The dissident and writer died recently at 89.
What is worth remembering about Solzhenitsyn is his struggle against totalitarianism. There is another side to the author certainly, the Russian nationalist side. From the Volokh Conspiracy
Unlike fellow dissidents such as Andrei Sakharov, Solzhenitsyn was a Russian nationalist, not a liberal democrat. As such, he was suspicious of Western-style democracy and individual rights. While he was not as much of a chauvinist as some other Russian nationalists, his writings defending czarist Russia and Russian culture sometimes verged into anti-Semitism. For example in one of his last books, Two Hundred Years Together, Solzhenitsyn made the absurd claim that the czarist-era Russian government was not anti-Semitic and that Russian Jews bear as much or more blame than Russian gentiles do for the historic conflicts between the two groups. As Cathy Young has pointed out, in view of the czarist state's "systematic oppression and violence" against the Jews, this is "a bit like asking blacks to accept their share of blame for Jim Crow."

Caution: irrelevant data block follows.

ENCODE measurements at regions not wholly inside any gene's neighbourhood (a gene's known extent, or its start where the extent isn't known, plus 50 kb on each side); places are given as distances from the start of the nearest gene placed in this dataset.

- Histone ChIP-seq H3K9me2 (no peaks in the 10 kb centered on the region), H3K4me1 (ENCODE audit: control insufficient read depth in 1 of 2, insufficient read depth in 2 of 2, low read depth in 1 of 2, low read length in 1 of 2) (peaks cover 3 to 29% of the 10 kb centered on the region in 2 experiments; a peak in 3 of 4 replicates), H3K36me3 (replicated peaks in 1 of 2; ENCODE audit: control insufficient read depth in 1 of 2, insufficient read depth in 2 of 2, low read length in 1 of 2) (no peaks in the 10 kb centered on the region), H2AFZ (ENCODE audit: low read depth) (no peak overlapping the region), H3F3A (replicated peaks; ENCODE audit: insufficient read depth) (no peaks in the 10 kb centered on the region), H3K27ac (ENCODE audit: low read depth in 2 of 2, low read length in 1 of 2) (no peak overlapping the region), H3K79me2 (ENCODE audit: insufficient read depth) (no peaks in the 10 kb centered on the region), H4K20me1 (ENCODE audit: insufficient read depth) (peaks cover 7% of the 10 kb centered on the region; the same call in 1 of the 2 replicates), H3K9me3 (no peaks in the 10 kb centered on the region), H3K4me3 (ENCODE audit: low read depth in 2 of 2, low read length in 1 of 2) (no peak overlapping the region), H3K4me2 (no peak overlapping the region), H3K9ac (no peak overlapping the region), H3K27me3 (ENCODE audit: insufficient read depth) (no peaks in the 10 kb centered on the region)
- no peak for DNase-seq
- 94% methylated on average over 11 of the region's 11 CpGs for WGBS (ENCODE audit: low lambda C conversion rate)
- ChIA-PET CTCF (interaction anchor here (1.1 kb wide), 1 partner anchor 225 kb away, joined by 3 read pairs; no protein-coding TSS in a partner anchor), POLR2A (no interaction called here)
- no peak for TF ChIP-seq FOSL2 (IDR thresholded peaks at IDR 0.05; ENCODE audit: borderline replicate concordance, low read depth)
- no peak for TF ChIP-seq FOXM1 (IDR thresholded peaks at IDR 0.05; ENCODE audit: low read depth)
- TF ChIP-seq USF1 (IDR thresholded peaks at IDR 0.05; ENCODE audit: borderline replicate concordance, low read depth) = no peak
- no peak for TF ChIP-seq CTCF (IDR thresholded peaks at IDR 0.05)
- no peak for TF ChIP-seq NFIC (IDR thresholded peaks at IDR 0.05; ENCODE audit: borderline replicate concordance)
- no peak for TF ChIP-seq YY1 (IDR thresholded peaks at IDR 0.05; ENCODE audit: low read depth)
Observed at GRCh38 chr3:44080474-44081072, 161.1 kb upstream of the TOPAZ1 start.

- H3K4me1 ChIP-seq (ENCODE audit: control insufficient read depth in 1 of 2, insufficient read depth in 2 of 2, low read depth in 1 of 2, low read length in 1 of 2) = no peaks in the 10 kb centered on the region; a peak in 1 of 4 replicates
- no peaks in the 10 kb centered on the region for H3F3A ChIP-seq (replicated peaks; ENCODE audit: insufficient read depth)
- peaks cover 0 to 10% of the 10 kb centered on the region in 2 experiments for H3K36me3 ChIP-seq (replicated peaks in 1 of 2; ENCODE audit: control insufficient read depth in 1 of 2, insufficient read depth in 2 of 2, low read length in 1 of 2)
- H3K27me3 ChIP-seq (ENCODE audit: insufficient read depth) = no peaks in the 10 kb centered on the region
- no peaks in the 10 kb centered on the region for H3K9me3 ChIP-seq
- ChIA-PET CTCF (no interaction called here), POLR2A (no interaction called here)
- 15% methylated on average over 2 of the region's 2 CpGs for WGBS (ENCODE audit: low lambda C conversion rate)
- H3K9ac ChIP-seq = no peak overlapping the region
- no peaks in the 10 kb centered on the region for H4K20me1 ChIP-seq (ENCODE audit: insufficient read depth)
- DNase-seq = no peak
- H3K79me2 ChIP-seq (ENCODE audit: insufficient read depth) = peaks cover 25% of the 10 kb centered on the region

For this reason, it should not surprise us overly much that Solzhenitsyn later became a supporter of the Putin regime.
Unsurprisingly, the Russian leadership eulogizes him as nationalist and supporter of the latter-day Chekist regime, rather than a dissident from Stainist tyranny. What a pity.